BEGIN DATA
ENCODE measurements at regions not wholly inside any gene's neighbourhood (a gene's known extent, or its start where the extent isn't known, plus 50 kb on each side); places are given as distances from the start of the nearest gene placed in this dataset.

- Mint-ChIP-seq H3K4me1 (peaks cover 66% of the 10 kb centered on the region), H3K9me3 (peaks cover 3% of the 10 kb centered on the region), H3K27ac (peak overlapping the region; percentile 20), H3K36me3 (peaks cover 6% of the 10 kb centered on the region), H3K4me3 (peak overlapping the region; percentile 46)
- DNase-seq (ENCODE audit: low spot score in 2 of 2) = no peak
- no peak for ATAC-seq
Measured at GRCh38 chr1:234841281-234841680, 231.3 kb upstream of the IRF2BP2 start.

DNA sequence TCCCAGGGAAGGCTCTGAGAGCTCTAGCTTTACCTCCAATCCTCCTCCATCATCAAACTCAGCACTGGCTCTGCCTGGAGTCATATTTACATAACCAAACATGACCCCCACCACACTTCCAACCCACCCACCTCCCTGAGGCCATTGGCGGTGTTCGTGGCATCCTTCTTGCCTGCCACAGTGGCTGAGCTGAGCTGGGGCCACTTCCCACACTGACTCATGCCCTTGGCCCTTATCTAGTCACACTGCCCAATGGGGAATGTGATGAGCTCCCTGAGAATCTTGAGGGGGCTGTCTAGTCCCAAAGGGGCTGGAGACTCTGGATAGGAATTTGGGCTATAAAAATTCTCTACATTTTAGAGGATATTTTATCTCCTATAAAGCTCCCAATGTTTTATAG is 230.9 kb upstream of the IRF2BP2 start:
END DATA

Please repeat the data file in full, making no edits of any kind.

ENCODE measurements at regions not wholly inside any gene's neighbourhood (a gene's known extent, or its start where the extent isn't known, plus 50 kb on each side); places are given as distances from the start of the nearest gene placed in this dataset.

- Mint-ChIP-seq H3K4me1 (peaks cover 66% of the 10 kb centered on the region), H3K9me3 (peaks cover 3% of the 10 kb centered on the region), H3K27ac (peak overlapping the region; percentile 20), H3K36me3 (peaks cover 6% of the 10 kb centered on the region), H3K4me3 (peak overlapping the region; percentile 46)
- DNase-seq (ENCODE audit: low spot score in 2 of 2) = no peak
- no peak for ATAC-seq
Measured at GRCh38 chr1:234841281-234841680, 231.3 kb upstream of the IRF2BP2 start.

DNA sequence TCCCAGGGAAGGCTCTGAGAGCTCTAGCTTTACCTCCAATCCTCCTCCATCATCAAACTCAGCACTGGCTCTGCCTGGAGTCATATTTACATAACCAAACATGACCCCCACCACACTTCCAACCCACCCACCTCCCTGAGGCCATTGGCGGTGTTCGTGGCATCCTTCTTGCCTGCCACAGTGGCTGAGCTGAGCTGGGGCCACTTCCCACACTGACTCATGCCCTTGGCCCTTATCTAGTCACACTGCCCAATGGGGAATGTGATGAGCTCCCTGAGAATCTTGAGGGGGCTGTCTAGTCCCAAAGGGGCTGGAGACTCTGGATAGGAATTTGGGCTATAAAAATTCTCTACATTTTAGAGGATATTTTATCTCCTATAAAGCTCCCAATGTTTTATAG is 230.9 kb upstream of the IRF2BP2 start: